Learn more from the Preservation webpage.
Surplus Land Act
The purpose of the Surplus Land Act is to connect local agencies with developers who are interested in building more affordable homes on surplus local public land that is both available and suitable for housing development.
Beginning January 1, 2020, local agencies must send notices about available, surplus local public land to HCD, any local public entity within the jurisdiction where the surplus local land is located, and developers who have notified HCD of their interest in developing affordable housing on surplus local public land.
Beginning January 1, 2021, prior to agreeing to terms to dispose of surplus property, local agencies must send a description of notices of availability sent, and negotiations conducted, in addition to a copy of any restrictions to be recorded against the property, to HCD for review using HCD forms.
HCD understands that this is a new process, and is making technical assistance available to local agencies at every stage of the land disposition process. You can direct all Surplus Land Act inquiries to firstname.lastname@example.org.
Coming Soon – Effective January 1, 2022
Effective January 1, 2022, HCD’s enforcement authority will expand to include the following:
- Affirmatively Furthering Fair Housing law (Government Code section 8899.50)
- The Housing Crisis Act of 2019 (SB 330 or 2019 - Government Code sections 65941.1, 65943, and 66300)
- Streamlined Ministerial Permit Processes (SB 35 of 2017 - Government Code section 65913.4) – See HCD’s Streamlined Ministerial Approval Process Guidelines.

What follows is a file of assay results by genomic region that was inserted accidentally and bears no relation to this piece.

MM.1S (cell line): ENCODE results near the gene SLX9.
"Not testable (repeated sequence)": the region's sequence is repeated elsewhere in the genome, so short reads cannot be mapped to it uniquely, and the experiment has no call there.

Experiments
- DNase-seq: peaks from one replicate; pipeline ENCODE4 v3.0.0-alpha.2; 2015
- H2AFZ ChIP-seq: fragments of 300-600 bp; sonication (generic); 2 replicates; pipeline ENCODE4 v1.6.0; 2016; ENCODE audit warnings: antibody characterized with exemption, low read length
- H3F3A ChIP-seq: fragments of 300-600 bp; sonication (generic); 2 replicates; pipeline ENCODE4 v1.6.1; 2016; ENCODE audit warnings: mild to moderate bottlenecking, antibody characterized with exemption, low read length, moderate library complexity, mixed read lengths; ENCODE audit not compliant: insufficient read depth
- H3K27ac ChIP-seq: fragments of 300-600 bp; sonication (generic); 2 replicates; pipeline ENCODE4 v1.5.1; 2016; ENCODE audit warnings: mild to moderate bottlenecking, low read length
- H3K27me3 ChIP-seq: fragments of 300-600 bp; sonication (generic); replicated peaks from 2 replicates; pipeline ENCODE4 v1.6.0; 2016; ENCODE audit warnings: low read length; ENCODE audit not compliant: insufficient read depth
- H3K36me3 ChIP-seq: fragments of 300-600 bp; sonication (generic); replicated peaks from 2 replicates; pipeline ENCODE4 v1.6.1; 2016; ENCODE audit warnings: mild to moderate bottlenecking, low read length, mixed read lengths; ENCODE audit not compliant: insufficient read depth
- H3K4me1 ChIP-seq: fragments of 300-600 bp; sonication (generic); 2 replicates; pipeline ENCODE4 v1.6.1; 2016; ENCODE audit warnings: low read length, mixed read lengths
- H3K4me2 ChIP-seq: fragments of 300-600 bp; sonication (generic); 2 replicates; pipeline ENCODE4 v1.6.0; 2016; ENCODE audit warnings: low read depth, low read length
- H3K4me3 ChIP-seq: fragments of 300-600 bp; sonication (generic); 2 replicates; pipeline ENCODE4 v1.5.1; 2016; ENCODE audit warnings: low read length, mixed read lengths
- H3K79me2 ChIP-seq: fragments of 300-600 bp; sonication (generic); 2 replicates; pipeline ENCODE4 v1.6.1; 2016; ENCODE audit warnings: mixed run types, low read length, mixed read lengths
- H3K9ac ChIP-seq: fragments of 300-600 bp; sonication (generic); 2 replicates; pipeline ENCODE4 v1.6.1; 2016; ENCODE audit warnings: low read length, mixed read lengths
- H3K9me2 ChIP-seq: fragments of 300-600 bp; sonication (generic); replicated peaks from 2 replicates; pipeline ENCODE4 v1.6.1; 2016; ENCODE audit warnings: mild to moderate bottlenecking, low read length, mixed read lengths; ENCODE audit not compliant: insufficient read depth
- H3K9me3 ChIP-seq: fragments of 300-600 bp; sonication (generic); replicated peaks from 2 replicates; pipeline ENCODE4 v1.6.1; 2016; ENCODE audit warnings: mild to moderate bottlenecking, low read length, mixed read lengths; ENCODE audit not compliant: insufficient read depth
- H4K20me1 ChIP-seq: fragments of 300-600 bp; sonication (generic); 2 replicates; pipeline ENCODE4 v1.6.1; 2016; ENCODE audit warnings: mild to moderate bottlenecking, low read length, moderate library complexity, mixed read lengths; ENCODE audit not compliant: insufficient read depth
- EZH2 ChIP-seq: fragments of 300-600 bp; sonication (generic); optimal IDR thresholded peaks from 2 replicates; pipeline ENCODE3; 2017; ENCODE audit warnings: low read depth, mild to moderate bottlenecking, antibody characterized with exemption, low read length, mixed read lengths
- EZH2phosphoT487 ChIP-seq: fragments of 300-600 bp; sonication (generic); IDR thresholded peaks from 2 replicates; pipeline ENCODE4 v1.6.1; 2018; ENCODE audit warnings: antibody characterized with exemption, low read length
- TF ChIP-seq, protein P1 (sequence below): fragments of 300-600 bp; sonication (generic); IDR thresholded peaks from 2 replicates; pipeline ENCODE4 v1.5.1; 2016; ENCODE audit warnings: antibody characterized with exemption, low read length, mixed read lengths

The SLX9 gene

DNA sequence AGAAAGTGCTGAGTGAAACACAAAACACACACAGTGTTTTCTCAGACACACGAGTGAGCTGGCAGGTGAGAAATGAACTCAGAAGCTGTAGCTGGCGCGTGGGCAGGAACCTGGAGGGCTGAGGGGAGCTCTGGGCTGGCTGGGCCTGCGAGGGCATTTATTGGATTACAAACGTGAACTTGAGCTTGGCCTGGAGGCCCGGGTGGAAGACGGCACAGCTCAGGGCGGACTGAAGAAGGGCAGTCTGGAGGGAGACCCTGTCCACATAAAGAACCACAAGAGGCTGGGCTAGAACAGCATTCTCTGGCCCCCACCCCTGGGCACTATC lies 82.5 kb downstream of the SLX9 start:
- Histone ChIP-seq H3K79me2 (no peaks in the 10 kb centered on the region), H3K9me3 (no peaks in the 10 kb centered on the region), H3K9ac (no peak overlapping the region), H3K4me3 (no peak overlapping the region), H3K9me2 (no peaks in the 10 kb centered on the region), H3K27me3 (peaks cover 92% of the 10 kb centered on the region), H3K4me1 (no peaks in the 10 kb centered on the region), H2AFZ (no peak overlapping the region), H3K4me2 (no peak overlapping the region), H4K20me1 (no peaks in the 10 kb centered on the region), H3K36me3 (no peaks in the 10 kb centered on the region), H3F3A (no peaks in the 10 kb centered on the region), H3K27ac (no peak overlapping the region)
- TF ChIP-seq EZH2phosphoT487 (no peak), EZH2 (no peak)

- By Right Supportive Housing Provisions (Article 11)
- By Right Low Barrier Navigation Centers (Article 12)
- Limitations on development standards (Government Code section 65913.11)
HCD enforces state housing laws in a manner that meaningfully and positively impacts the provision of housing in all communities across the state. HCD may initiate review of an issue based on information contained within a housing element, annual progress report, stakeholder comment letter, phone call, email, news article, or additional source. During its review, HCD may consult with any local government, agency, group, or person.
HCD Actions and Results
HCD evaluates each issue on a case-by-case basis. Generally, the first step involves conversations with the local government to define the circumstances surrounding the issue and gain understanding of the local government’s perspective. Based upon information received, HCD may choose to monitor a situation prior to taking additional action.
If the circumstances warrant additional action, HCD may issue a letter of inquiry, a letter containing technical assistance, or a letter requesting corrective action. Local governments are generally provided 30 days to respond before HCD takes further action. However, this timeframe may be adjusted on a case-by-case basis.
Based upon the response received, HCD may issue a letter acknowledging the local government’s response or corrective action taken. HCD may also issue notice of decertification of housing element compliance and/or provide notice to the local government that the California Office of the Attorney General has been notified of a violation.
Each issue is unique; therefore, the process is not necessarily linear and may include multiple instances of correspondence between HCD and local governments. Local governments have the opportunity to respond to HCD each time a letter of inquiry, technical assistance, or correction is issued. However, the image below shows HCD's general approach to enforcement under AB 72.
General Approach to Enforcement
HCD makes enforcement letters and actions available to the public. A report of all letters issued is organized by jurisdiction, date, and subject matter (e.g., housing element, fair housing, Housing Accountability Act, etc.) For more information, please contact us at ComplianceReview@hcd.ca.gov.
Submit Potential Violations to HCD for Review
HCD accepts requests for review of potential violations. All comments submitted to HCD are subject to the California Public Records Act.
Send email requests to: ComplianceReview@hcd.ca.gov.
Send U.S. postal mail requests to:
Megan Kirkeby, Deputy Director
Department of Housing and Community Development
Division of Housing Policy Development
2020 W. El Camino Avenue, Suite 500
Sacramento, CA 95833